A tribute to individuality and the freedom of self-expression, the campaign shot by Glen Luchford stars a group of modern multi-hyphenates including musician and actor Eliot Sumner, skater and photographer Evan Mock, musician and makeup artist MLMA, rapper and dancer Priddy the Opp, and models Cara Taylor and Parker Van Noord. The energic, enigmatic visuals explore the many aspects of self, boldly embracing and proudly showcasing to the world a collective individuality and shattering of the status quo. It is a powerful celebration for those unconstrained by boundaries, gender norms and definitions. The advertising campaign will be featured globally and supported by digital, social, high impact outdoor locations, print and TV.

The new fashion collection and fragrance mark the next chapter of the iconic CK ONE story. Jeans and underwear include staple wardrobe pieces with genderless appeal. CK ONE underwear features graphic prints with bold all-over monogram logos, repeating roses and new colorwaves in key cotton and micro fiber styles. Camo prints, color-blocked styles with a ribbed, sock-inspired waistband and a Recycle capsule featuring underwear and t-shirts made from recycled plastic water bottles will also drop later this season. The CK ONE jeans collection includes logo tees, graphic hoodies and timeless denim silhouettes such as oversized trucker jackets, denim vests, and mom and dad jeans, as well as skirts and shorts with raw hem cuts.

Calvin Klein introduces its first clean, gender-free and environmentally conscious fragrance, CK EVERYONE. CK EVERYONE is formulated with naturally derived ingredients, naturally derived alcohol, is vegan, recyclable, and comes in a folding carton that contains 30% post-consumer recycled materials. CK EVERYONE is a bold new fragrance for every generation, inspired by the authentic and youthful-minded. Master perfumer and creator of the original CK ONE fragrance, Alberto Morillas crafted a clean and genderless fragrance exuding freshness using 79% of naturally derived ingredients and ignoring the traditional signifiers of gender, as reflected in the non-conformity of both the scent and campaign. A citrus fragrance that uplifts with zesty organic orange oil is paired with a blue tea accord and a vibrant cedarwood base creating the perfect combination of clean freshness, sweet sensuality and provocative edge. Combining two icons, CK EVERYONE pays homage to the iconic CALVIN KLEIN UNDERWEAR waistband with a reusable signature elastic band on the bottle.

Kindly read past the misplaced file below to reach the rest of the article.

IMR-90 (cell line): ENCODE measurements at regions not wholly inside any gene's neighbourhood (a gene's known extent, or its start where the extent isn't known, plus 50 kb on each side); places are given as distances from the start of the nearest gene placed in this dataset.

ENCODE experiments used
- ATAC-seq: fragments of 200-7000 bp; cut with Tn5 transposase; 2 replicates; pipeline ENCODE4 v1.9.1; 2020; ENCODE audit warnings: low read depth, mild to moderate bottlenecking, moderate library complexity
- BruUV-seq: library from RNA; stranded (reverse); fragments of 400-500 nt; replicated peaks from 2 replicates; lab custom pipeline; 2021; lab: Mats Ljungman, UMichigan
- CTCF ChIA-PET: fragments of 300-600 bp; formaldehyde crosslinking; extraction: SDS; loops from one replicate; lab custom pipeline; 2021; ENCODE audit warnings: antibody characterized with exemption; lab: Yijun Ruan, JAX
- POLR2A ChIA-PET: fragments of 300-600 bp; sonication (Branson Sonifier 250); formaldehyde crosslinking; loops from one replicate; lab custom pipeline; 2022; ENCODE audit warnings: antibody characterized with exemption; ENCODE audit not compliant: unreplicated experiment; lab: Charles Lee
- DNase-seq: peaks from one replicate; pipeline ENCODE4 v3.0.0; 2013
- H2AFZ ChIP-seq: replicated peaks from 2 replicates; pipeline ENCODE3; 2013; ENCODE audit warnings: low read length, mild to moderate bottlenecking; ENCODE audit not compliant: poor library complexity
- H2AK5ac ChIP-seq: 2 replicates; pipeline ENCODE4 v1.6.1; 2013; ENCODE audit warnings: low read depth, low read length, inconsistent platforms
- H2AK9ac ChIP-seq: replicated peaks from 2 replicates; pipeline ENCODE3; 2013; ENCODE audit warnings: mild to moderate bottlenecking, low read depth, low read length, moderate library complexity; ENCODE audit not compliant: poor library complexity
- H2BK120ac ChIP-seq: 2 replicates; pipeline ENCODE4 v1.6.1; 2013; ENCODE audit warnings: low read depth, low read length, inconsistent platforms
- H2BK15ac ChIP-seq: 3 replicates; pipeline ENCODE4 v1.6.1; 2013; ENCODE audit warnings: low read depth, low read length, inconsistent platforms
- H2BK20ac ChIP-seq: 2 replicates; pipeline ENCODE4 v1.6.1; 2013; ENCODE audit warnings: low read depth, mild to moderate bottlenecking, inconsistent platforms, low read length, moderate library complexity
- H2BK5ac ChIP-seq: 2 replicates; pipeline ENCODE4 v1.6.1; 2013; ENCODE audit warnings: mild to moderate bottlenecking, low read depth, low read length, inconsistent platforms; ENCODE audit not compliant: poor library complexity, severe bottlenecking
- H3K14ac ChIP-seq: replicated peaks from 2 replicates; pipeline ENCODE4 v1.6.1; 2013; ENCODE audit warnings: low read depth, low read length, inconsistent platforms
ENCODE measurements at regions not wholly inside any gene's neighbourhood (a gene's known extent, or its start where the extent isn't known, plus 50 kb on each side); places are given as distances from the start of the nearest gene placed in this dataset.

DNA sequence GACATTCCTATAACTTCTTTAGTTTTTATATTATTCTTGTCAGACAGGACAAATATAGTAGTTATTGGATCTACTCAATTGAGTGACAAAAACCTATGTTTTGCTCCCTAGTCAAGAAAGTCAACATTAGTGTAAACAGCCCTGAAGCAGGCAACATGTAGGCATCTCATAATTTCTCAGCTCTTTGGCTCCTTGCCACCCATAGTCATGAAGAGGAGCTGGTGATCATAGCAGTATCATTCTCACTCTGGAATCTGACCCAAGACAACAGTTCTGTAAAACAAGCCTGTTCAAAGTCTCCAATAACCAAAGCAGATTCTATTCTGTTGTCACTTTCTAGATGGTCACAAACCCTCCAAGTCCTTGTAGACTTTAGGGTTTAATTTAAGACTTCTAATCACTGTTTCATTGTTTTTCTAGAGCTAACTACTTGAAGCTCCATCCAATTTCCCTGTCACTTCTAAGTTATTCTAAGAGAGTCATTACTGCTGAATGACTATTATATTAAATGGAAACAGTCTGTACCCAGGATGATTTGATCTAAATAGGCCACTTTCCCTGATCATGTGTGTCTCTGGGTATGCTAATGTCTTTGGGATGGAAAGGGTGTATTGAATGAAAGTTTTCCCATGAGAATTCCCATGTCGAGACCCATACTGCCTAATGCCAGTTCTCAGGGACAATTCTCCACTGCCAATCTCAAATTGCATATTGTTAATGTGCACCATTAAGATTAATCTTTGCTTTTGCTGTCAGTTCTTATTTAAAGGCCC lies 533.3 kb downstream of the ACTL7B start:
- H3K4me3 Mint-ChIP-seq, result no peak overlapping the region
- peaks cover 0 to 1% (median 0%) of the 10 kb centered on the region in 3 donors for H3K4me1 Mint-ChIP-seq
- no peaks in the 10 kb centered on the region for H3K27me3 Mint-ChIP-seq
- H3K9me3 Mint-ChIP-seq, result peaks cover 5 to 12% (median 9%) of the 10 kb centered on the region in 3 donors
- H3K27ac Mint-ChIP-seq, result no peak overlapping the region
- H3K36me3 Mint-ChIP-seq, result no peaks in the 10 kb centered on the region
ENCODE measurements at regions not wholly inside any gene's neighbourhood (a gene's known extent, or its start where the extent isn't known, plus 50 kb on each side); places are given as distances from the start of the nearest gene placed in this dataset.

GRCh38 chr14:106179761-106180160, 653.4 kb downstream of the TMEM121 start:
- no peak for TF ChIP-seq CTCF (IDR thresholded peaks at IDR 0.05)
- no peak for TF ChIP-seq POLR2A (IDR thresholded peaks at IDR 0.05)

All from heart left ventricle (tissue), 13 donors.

Coinciding with the launch in North America is the I LOVE EVERYONE OF ME POP-UP in New York City. Open to the public from Thursday, February 13 – Saturday, February 15, visitors will be able to explore and shop the new CK EVERYONE fragrance and CK ONE underwear and jeans. A dedicated fragrance room will allow visitors to discover the different fragrance notes while immersive photo moments play with the concept of individuality referenced in the ad campaign. At the experience, visitors will also have the opportunity to have their image projected on the brand’s famed Houston Street billboard during the duration of the activation.

I LOVE EVERYONE OF ME POP-UP:

666 Broadway, NY, NY 10012

February 13-15th/11am-8pm

ADVERTISING CREDITS:

Creative: Ferdinando Verderi and CALVIN KLEIN

Campaign videos: Sam de Jong

Advertising images: Glen Luchford

EDITORIAL CREDIT:

Fragrance – CK EVERYONE

Fashion – CK ONE underwear, jeans